After infrastructure, BEX Market Researcher, Roger Alvarez took the stage to discuss the housing market.
Single-family residential permits are climbing their way up at a healthy pace from 7.37K in 2010 to around 24K in 2019. Pre-recession peak numbers in 2004 were 55.79K, according to Alvarez.
The multifamily market, composed of apartments and condos, student housing, senior housing and single-family for rent, accounted for 17 percent, or $2.609B of the total market in 2019 with the top project of the year being Gentry on the Green, Scottsdale. The annual volume of multifamily permits has reached +/- 7,800 in the past few years, which is a healthy increase from 2009-2013, but is still short of the pre-recession numbers which were between 6K and 12K per year.
While most of the housing market still consists of “luxury” product, there is a growing demand for affordable, attainable and workforce housing. The housing market will continue to grow as economic development continues to grow and there is a lot of opportunity for design and construction firms to break into this sector.
Morris once again took the stage to dive into the final “big chunk” of the market, private construction. Private construction is composed of healthcare, industrial, office and retail and hospitality.
Healthcare, which comprised hospitals, medical office buildings and assisted living facilities, accounts for $1.194B, or 9 percent of the total market, with the top projects being the MIHS Roosevelt Campus Redevelopment, the Banner UMC MOB and the Manor Village at Desert Ridge Assisted Living Facility.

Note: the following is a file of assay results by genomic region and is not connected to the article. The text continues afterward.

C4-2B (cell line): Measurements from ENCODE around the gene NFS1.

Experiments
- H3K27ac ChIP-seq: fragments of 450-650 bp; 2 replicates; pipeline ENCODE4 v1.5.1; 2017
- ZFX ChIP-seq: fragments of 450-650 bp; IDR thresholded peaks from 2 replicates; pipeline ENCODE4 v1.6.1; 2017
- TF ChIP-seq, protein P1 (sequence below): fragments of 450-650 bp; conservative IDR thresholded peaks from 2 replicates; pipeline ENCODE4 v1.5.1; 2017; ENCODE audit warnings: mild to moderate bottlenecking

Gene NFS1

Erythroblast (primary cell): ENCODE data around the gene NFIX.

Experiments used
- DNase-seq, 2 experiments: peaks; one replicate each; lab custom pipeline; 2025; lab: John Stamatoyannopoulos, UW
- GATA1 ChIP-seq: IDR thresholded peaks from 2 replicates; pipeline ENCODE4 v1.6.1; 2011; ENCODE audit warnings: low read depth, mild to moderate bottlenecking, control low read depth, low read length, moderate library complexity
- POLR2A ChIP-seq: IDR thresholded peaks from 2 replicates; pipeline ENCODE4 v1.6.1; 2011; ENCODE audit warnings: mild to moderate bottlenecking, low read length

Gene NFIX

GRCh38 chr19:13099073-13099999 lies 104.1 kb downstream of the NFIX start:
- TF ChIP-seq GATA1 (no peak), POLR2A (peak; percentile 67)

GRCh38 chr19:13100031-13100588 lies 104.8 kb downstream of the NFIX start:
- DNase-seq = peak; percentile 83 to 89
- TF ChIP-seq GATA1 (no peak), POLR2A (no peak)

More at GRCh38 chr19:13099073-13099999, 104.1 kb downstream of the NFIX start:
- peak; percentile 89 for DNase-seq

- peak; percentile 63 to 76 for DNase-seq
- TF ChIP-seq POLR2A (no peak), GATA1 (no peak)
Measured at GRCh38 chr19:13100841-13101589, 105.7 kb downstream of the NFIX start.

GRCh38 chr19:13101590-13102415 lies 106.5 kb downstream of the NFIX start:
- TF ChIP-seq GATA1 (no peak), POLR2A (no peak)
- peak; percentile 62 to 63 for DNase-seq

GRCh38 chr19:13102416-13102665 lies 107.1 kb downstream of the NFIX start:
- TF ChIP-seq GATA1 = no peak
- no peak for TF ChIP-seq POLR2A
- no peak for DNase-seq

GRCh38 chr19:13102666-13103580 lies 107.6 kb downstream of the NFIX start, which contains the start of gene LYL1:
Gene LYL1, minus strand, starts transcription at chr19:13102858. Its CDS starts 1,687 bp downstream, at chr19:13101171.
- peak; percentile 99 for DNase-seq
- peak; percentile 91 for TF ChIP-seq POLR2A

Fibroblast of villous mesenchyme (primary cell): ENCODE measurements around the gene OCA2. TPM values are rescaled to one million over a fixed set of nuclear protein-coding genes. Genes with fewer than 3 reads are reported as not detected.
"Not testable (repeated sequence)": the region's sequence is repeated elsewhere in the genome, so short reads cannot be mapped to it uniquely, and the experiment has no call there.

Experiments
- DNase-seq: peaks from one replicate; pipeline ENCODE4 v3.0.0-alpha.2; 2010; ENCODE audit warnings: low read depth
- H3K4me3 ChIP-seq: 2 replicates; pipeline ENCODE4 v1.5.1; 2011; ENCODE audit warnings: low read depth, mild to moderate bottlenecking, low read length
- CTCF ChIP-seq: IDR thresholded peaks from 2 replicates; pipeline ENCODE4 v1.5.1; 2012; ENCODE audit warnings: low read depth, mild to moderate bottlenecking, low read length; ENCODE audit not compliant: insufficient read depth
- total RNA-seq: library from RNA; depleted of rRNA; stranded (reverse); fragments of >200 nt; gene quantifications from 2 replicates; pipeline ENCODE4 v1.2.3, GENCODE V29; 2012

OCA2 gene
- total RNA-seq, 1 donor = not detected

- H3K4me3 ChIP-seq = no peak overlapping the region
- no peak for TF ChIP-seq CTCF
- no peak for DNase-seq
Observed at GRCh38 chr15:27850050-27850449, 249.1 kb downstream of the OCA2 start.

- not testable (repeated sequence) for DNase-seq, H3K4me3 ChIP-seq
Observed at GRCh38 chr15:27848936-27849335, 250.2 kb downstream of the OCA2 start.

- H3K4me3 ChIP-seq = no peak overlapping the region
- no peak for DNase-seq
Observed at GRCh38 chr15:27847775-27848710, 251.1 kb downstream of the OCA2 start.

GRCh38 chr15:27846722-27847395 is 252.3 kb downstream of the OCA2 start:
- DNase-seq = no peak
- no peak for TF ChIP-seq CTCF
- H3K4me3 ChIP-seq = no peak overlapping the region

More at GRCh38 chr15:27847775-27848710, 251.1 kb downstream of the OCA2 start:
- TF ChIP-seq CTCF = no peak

The large institutional healthcare systems are dominant in the space, there’s not a lot of players in healthcare. Because owners’ resources are constrained, they are trying to get more creative in delivering projects. A way to do that is to lump projects together to gain more traction in the market, according to Morris.
Industrial took the top spot away from multifamily this year, accounting for 22 percent, or $3.035B, of the total market, with top project being the Intel Chandler facility. As Morris stated, the industrial market is the “darling of the traditional CRE sectors, representing approximately triple the volume of Office & Retail combined.” Speculative development is the most popular, representing about 75 to 80 percent of the industrial market.
There is a lot of industrial (data center) activity around East Mesa and Goodyear. With the construction of the Loop 202 and Loop 303, there is even more opportunity for industrial development. According to Morris, the only likely thing to slow it down is rising construction costs and land prices.
Office and retail accounts for $963M, or 6.5 percent of the total market with the top projects being The Union at Riverview in Mesa and the Papago Plaza Redevelopment in Scottsdale. Retail is changing from the big box stores and malls to ground-level buildouts, entertainment destinations and live-work-play projects.
Hospitality is comprised of hotels/resorts/casinos and sports and entertainment and accounts for 9 percent of the total market with the top projects being the Ritz Carlton Resort & Hotel and the Downtown Phoenix Sports Arena Renovation project. The hospitality sector is very diverse and has many entry points for firms looking to break in. There will be continued investment in upgrading and renovating existing properties but building new large sports and entertainment projects are “inconsistent at best,” said Morris.
All-in-all the outlook of the overall construction market was positive. Population and job growth are strong, vacancy rates are declining while rental rates are decreasing and there is no fear of overbuilding in any areas.
Join BEX on May 5th for the 2020 Private Development Summit and hear from owners and industry leaders in the private sector for construction in Arizona. To learn more or to register, go to http://bex-events.com/summit-2/